How to reform India’s financial sector

Implementation of the Indian Financial code will provide the momentum that the country’s ailing financial system requires

A well-functioning financial sector is crucial to growth but, as India’s ailing banks demonstrate, India’s financial sector is far from efficient. To address this, in 2013, the Financial Sector Legislative Reforms Commission (FSLRC) drafted the India Financial Code (IFC) a comprehensive blueprint for wide-scale financial sector reforms. In a new study, Radhika Pandey and Ila Patnaik of the National Institute of Public Finance and Policy highlight exactly how the IFC can help India’s financial sector and describe the current status of its implementation.

The IFC lays out a comprehensive approach to the financial sector which replaces archaic regulations and drafts new regulations to cover various aspects of the financial sector including banking, pensions, insurance and securities. At the heart of all this is a focus on consumer protection. To address the issues of information asymmetry and unfair contract terms when consumers choose a financial product, the IFC had recommended that a financial redress agency be established. However, this is yet to be formed. Similarly, the IFC had suggested creating a Financial Data Management Centre to host all financial regulatory data and inform risk management policies - but this too is yet to be established.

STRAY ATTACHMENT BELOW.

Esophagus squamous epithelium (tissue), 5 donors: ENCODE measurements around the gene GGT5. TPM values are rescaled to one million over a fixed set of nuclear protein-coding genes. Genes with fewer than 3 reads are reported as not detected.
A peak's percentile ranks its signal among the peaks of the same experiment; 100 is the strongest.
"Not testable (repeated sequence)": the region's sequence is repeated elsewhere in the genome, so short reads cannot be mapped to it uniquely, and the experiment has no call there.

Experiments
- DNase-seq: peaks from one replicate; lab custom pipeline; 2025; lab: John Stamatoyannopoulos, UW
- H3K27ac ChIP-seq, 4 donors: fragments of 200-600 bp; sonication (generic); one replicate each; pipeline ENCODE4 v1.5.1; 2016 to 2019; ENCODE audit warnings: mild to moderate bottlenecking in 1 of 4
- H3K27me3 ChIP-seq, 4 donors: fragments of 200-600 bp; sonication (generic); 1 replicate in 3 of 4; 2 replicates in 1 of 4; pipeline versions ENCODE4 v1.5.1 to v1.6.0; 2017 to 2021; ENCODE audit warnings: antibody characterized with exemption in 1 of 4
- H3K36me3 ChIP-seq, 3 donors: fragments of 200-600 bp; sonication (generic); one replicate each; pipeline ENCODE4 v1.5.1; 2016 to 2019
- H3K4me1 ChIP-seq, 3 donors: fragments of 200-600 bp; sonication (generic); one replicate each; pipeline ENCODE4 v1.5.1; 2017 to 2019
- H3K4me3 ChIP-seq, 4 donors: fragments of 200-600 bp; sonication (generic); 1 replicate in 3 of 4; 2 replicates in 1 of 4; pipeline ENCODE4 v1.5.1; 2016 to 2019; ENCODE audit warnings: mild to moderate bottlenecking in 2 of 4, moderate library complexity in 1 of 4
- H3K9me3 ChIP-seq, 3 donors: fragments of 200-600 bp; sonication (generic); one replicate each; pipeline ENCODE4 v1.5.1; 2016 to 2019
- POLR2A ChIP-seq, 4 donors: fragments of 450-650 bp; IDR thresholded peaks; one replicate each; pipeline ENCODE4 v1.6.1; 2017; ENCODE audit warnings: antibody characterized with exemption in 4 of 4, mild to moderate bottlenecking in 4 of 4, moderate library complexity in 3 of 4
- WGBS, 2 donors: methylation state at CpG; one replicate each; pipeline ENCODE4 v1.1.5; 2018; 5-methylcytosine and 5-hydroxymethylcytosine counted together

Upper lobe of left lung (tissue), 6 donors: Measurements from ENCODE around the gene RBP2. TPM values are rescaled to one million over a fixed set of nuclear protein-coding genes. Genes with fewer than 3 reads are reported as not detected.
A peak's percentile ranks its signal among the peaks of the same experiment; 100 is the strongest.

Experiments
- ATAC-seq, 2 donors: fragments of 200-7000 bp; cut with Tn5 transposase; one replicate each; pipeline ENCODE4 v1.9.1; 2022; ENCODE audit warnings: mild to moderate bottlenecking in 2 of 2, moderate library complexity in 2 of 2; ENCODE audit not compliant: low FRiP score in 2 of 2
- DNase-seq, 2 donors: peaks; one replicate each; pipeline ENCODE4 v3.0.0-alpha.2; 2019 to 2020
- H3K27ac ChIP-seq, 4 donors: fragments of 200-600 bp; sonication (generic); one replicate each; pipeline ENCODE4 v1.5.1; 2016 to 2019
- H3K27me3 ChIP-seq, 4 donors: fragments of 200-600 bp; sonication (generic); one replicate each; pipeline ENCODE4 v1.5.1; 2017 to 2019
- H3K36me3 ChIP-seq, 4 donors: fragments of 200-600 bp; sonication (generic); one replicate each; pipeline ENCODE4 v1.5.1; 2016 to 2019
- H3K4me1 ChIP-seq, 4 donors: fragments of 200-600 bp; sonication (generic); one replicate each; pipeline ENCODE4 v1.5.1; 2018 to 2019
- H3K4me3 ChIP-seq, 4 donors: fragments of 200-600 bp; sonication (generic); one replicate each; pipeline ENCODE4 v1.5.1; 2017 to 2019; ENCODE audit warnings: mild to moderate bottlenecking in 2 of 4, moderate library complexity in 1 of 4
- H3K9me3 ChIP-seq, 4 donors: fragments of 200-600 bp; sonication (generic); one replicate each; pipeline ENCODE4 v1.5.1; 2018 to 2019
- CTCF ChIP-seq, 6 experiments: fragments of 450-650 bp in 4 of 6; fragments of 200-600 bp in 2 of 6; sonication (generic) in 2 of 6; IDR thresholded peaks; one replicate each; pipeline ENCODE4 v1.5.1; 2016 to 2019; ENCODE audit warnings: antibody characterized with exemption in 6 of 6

On other recommendations, there has been some progress. For instance, an interim Public Debt Management Cell has been formed to better manage public debt. On monetary policy, the IFC had suggested introducing an inflation-targeting framework which the Reserve Bank of India adopted in 2016. Finally, the authors highlight the importance of a multi-pronged approach to financial sector reform. They argue that the current piecemeal approach only addresses one problem at a time which results in a financial regulatory system that struggles to keep pace with financial market growth.

Also read: Financial sector reforms in India


Snap Fact features new and interesting reads from the world of research

Close